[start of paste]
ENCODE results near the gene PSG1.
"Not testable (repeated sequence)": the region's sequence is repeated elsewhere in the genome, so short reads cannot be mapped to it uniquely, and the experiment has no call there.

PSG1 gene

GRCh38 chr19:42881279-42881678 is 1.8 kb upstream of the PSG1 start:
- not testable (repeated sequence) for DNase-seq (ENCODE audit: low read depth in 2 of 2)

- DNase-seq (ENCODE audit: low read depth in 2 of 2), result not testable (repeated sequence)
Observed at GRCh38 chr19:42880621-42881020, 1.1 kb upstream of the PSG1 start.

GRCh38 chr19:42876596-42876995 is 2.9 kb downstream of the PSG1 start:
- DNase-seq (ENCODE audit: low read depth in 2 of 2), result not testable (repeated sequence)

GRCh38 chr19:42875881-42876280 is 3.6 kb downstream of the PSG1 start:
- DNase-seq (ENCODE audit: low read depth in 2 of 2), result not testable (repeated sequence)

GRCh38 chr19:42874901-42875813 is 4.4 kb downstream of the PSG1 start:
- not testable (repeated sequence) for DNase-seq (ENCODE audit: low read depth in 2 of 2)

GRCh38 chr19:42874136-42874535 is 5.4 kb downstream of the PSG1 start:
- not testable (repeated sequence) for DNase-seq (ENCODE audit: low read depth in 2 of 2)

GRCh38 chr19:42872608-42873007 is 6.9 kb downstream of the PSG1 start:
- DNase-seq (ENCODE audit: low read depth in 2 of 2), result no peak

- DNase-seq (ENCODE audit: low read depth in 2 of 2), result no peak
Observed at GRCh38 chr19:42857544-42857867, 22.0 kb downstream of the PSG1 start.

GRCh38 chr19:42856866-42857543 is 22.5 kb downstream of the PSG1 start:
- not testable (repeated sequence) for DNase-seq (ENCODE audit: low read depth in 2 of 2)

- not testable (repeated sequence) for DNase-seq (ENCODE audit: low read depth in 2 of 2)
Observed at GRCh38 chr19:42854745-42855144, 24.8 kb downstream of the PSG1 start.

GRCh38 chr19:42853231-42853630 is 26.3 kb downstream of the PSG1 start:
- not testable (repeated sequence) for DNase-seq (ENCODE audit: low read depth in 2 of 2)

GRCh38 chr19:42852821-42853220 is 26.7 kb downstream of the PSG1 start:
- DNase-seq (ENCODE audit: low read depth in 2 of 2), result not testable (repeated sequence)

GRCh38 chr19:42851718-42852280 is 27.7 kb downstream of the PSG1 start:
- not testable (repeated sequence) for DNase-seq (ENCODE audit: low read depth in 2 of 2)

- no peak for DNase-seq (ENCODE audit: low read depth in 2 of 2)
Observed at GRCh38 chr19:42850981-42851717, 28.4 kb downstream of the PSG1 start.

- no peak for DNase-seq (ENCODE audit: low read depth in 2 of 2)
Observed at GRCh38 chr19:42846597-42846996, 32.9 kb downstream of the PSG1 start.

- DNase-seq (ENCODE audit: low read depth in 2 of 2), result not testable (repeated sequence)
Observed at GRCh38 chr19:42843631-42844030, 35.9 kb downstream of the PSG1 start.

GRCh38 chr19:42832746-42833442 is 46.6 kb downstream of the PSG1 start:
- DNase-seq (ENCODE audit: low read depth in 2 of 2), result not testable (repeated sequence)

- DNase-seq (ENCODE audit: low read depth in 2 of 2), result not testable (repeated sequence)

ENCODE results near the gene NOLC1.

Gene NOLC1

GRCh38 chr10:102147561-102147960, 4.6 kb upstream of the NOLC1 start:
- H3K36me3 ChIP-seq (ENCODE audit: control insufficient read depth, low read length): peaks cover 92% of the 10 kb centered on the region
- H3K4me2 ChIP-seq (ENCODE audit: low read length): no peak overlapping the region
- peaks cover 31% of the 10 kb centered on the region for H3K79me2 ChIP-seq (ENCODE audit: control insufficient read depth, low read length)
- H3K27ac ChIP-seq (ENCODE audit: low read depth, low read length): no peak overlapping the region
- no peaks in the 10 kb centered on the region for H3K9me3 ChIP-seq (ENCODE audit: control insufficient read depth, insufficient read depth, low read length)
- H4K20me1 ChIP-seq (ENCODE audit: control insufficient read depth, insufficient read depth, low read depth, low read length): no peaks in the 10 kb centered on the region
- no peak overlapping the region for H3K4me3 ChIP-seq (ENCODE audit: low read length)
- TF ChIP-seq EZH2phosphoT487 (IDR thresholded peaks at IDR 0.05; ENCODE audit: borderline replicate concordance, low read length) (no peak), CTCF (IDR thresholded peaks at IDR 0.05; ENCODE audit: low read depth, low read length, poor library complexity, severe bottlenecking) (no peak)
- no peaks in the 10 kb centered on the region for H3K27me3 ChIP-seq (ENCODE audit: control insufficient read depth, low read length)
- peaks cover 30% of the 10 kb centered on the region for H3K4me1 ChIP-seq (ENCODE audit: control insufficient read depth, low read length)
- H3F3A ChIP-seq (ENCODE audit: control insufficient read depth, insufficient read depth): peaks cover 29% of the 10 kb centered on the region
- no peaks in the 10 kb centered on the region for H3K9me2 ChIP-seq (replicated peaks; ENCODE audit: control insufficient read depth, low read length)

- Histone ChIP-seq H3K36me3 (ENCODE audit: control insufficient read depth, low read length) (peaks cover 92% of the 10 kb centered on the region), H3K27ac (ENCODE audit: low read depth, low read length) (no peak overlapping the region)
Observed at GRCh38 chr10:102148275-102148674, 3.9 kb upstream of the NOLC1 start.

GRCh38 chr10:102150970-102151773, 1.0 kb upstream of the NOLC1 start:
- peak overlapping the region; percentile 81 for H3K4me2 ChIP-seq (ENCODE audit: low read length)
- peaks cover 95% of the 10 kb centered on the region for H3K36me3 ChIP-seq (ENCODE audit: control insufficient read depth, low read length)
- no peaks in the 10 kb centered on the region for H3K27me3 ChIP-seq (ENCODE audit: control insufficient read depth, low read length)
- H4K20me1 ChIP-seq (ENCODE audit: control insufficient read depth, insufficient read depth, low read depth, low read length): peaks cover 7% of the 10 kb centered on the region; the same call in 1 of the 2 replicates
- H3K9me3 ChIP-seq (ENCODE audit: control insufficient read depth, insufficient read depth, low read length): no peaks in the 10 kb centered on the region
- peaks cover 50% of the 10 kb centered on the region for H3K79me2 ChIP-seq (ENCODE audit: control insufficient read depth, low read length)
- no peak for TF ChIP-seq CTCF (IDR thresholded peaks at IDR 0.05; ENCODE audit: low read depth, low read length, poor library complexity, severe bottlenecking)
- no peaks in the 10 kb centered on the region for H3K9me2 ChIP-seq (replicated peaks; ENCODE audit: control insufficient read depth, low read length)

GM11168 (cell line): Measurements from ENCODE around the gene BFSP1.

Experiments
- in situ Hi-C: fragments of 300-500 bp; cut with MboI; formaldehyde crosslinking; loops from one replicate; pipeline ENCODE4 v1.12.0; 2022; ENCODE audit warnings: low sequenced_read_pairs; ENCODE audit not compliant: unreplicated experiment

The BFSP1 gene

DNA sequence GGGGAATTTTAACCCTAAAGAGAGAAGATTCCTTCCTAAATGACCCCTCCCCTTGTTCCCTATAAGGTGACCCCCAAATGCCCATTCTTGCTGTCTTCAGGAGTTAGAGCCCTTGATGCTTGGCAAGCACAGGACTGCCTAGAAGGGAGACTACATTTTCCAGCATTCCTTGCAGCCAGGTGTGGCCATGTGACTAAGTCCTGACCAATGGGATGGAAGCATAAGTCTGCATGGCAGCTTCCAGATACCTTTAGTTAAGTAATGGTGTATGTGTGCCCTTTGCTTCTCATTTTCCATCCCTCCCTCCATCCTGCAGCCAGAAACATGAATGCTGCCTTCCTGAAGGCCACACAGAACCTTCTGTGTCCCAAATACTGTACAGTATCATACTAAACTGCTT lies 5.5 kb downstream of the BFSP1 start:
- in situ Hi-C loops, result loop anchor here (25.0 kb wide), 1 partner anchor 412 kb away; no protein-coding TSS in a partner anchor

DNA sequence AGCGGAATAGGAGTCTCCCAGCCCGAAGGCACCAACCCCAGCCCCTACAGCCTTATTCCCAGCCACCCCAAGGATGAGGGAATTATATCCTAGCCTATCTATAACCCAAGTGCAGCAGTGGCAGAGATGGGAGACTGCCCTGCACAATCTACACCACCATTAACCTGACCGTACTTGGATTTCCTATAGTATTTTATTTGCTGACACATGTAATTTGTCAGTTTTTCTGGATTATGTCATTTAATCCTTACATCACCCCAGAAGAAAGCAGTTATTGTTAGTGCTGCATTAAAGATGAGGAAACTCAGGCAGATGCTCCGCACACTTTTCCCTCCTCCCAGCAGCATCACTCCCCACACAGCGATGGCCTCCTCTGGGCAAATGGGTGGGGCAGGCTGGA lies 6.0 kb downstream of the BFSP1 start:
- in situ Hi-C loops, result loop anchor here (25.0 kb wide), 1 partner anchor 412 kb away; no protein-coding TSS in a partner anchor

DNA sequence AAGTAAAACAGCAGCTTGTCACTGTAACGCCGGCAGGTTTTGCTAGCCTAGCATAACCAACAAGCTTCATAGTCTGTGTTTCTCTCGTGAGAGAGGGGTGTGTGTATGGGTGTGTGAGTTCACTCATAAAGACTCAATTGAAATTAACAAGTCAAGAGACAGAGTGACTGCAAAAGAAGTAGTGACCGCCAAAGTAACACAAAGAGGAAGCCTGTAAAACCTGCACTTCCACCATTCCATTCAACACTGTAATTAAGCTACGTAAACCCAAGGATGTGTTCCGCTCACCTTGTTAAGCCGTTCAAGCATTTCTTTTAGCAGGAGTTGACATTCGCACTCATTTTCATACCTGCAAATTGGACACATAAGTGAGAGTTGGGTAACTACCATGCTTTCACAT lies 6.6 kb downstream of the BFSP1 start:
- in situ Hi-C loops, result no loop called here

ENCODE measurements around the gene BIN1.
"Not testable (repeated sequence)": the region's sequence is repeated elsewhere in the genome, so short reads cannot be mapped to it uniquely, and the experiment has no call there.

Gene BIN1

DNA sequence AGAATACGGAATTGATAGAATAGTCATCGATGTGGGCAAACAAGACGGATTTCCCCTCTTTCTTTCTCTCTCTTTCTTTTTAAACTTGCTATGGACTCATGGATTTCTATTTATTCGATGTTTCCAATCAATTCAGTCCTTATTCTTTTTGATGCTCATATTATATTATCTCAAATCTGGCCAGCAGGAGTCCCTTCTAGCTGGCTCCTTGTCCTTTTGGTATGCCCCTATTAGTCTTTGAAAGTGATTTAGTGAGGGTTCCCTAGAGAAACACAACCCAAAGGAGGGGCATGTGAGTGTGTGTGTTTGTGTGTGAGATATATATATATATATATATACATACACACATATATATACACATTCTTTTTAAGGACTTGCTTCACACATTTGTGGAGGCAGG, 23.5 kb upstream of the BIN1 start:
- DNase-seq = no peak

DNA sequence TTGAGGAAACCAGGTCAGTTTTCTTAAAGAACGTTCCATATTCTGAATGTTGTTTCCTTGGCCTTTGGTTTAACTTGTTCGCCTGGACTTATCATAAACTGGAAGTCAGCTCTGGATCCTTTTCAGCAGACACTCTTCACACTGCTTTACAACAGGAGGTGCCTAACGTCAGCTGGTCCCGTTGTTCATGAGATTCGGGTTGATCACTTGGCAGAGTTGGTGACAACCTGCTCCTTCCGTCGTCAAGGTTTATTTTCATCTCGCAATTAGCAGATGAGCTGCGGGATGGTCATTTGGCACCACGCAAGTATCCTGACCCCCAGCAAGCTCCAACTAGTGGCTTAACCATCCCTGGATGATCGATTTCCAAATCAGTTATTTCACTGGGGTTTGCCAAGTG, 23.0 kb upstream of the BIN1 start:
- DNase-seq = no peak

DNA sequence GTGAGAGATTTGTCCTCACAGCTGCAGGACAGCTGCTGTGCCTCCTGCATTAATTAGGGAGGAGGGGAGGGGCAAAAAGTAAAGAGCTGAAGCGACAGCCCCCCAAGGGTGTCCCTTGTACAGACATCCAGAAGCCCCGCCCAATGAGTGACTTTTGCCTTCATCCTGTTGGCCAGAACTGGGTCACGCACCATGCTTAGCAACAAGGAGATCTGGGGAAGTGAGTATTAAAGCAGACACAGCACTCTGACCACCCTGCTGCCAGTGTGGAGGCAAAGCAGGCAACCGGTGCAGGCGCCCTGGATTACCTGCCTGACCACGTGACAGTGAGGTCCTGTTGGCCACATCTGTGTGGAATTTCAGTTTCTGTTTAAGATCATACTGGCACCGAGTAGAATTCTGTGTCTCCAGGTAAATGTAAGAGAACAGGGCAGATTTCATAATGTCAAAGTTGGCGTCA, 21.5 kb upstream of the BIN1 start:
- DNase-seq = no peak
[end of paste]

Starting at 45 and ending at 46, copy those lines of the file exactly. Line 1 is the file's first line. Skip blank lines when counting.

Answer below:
- H3K27ac ChIP-seq (ENCODE audit: low read depth, low read length): no peak overlapping the region
- no peaks in the 10 kb centered on the region for H3K9me3 ChIP-seq (ENCODE audit: control insufficient read depth, insufficient read depth, low read length)